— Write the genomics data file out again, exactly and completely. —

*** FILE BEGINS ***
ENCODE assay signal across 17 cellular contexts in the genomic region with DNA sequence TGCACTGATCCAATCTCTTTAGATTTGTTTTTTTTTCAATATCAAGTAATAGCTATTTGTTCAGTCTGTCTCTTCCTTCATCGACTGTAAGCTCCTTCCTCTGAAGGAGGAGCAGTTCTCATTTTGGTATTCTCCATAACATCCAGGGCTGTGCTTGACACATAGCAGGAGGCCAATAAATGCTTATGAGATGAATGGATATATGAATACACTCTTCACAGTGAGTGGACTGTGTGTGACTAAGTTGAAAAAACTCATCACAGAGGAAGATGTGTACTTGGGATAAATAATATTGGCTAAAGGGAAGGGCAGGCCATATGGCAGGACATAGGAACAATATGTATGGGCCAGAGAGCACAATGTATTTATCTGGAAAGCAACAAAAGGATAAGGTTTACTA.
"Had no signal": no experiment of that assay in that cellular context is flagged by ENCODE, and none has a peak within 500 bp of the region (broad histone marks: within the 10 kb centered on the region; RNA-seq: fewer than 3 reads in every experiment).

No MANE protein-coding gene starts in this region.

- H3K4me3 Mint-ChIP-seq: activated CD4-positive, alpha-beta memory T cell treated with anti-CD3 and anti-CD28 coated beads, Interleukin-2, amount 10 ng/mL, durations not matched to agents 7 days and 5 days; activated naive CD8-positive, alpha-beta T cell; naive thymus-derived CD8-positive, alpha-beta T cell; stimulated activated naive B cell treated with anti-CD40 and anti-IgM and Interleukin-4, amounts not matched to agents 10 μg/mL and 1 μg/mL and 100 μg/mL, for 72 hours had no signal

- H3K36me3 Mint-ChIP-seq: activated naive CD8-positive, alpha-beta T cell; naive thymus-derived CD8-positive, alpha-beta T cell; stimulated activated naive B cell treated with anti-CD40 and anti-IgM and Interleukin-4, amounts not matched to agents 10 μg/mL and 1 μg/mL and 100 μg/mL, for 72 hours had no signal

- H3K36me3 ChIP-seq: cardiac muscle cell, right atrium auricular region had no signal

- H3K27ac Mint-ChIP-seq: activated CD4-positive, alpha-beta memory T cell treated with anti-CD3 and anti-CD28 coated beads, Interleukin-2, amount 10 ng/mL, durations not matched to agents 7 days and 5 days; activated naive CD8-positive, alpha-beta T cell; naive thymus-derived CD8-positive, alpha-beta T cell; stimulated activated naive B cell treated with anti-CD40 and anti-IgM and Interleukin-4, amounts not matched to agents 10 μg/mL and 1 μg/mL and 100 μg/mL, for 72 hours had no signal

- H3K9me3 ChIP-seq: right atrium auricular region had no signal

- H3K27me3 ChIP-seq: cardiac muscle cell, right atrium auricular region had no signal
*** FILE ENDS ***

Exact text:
ENCODE assay signal across 17 cellular contexts in the genomic region with DNA sequence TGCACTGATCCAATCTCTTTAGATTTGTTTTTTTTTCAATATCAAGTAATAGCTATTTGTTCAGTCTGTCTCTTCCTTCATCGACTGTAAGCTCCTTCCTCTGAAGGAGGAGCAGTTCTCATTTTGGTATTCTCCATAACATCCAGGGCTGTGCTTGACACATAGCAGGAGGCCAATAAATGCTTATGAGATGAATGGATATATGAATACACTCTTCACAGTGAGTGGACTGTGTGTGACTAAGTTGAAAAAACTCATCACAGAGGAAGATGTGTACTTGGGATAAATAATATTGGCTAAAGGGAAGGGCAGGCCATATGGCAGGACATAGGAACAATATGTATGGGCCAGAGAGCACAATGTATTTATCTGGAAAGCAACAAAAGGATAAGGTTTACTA.
"Had no signal": no experiment of that assay in that cellular context is flagged by ENCODE, and none has a peak within 500 bp of the region (broad histone marks: within the 10 kb centered on the region; RNA-seq: fewer than 3 reads in every experiment).

No MANE protein-coding gene starts in this region.

- H3K4me3 Mint-ChIP-seq: activated CD4-positive, alpha-beta memory T cell treated with anti-CD3 and anti-CD28 coated beads, Interleukin-2, amount 10 ng/mL, durations not matched to agents 7 days and 5 days; activated naive CD8-positive, alpha-beta T cell; naive thymus-derived CD8-positive, alpha-beta T cell; stimulated activated naive B cell treated with anti-CD40 and anti-IgM and Interleukin-4, amounts not matched to agents 10 μg/mL and 1 μg/mL and 100 μg/mL, for 72 hours had no signal

- H3K36me3 Mint-ChIP-seq: activated naive CD8-positive, alpha-beta T cell; naive thymus-derived CD8-positive, alpha-beta T cell; stimulated activated naive B cell treated with anti-CD40 and anti-IgM and Interleukin-4, amounts not matched to agents 10 μg/mL and 1 μg/mL and 100 μg/mL, for 72 hours had no signal

- H3K36me3 ChIP-seq: cardiac muscle cell, right atrium auricular region had no signal

- H3K27ac Mint-ChIP-seq: activated CD4-positive, alpha-beta memory T cell treated with anti-CD3 and anti-CD28 coated beads, Interleukin-2, amount 10 ng/mL, durations not matched to agents 7 days and 5 days; activated naive CD8-positive, alpha-beta T cell; naive thymus-derived CD8-positive, alpha-beta T cell; stimulated activated naive B cell treated with anti-CD40 and anti-IgM and Interleukin-4, amounts not matched to agents 10 μg/mL and 1 μg/mL and 100 μg/mL, for 72 hours had no signal

- H3K9me3 ChIP-seq: right atrium auricular region had no signal

- H3K27me3 ChIP-seq: cardiac muscle cell, right atrium auricular region had no signal